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Neal Morse Band on the "greatest" album of their career

Neal Morse and Mike Portnoy talk the highs and lows that went into creating the new album by the Neal Morse Band, from studio spats to spiritual journeys…

For those less understanding and appreciative of the nuances of progressive rock, the overarching theme covered on the Neal Morse Band’s new album, The Similitude Of A Dream, might generate unsympathetic snorts of derision. It is, after all, a double concept album with the expansive lyrics referencing John Bunyan’s 1678 tale of Christian redemption, The Pilgrim’s Progress. Covering such a novel, which would appear to be an obvious choice for a band requiring a ready-made tale to fit around their music, was however something that Neal Morse was unexpectedly reticent about.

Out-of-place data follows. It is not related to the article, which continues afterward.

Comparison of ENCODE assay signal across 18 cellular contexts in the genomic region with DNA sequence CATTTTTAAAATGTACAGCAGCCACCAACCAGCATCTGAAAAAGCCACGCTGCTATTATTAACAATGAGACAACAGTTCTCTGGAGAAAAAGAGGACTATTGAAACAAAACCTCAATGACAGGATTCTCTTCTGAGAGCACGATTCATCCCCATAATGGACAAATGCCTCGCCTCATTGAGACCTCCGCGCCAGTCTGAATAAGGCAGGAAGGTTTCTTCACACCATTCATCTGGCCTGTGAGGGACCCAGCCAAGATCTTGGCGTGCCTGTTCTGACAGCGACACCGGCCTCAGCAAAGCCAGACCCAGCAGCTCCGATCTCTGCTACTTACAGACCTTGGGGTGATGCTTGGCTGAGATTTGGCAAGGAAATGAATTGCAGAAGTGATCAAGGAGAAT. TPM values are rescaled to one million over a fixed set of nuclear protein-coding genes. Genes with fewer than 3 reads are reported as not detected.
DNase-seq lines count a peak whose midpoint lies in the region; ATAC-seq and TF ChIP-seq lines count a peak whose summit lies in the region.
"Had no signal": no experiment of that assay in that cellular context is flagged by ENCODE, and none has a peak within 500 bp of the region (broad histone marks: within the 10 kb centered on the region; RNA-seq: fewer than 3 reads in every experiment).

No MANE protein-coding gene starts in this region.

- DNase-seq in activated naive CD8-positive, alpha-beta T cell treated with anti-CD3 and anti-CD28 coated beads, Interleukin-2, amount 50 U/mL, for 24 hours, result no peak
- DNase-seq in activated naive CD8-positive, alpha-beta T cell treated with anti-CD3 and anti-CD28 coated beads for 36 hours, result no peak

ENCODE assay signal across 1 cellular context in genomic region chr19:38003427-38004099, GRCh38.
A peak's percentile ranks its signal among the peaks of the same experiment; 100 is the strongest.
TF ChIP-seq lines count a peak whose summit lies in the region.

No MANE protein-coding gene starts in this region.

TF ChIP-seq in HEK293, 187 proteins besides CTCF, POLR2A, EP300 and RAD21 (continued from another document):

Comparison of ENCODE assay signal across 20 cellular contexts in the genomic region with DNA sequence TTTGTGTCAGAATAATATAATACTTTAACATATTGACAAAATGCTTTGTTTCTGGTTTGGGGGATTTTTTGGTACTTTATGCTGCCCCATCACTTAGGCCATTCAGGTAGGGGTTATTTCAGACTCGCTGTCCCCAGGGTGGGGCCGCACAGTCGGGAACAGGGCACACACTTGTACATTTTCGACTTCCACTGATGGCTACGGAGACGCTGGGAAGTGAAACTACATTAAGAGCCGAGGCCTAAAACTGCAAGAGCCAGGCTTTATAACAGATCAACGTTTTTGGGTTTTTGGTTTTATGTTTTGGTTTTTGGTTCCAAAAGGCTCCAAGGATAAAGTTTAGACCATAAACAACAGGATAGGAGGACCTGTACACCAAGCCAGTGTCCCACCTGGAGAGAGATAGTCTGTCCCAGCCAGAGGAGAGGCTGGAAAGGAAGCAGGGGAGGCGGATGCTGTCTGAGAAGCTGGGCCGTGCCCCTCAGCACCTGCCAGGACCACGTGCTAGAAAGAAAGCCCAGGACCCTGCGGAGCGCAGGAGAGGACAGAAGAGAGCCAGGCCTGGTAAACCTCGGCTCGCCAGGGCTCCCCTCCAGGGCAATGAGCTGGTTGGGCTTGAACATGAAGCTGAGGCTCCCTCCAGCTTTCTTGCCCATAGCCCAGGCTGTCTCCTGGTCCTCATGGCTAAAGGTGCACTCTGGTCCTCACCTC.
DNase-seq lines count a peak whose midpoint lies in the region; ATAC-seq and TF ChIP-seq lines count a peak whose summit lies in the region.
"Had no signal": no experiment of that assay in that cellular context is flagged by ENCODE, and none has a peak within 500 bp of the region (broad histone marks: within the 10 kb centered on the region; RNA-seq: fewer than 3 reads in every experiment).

“I just wasn’t sure if it was what we should do next, or if we should do some big concept album,” he admits. “Somebody sent me a suggestion that I do a concept album based on Pilgrims Progress, which I had never read. I guess that’s because I am now known as the concept album guy, which is funny because in Spock’s Beard, we avoided doing any concept albums until the very end. The book itself is an old Christian book, it’s pretty confronting and frankly some of it is a little corny. But last December, I awoke with music playing in my head. I went to the piano at five in the morning and began to work on these ideas that I was having. I just had this sense that I needed a direction and I didn’t know what I wanted to say. The idea of the Pilgrim’s Progress had kept in my mind and I was in an experimental mode, so I just Googled notes for that book. In January, the band got together to write, I presented all of that stuff to them and none of us were really sure that it was what we wanted to do. In fact, I kind of didn’t want to do it. But as we worked on the music, it just seemed like it was the direction that it all wanted to go. After we began to work on it though, it became obvious that was where we were heading and we just put our full hearts into it.”


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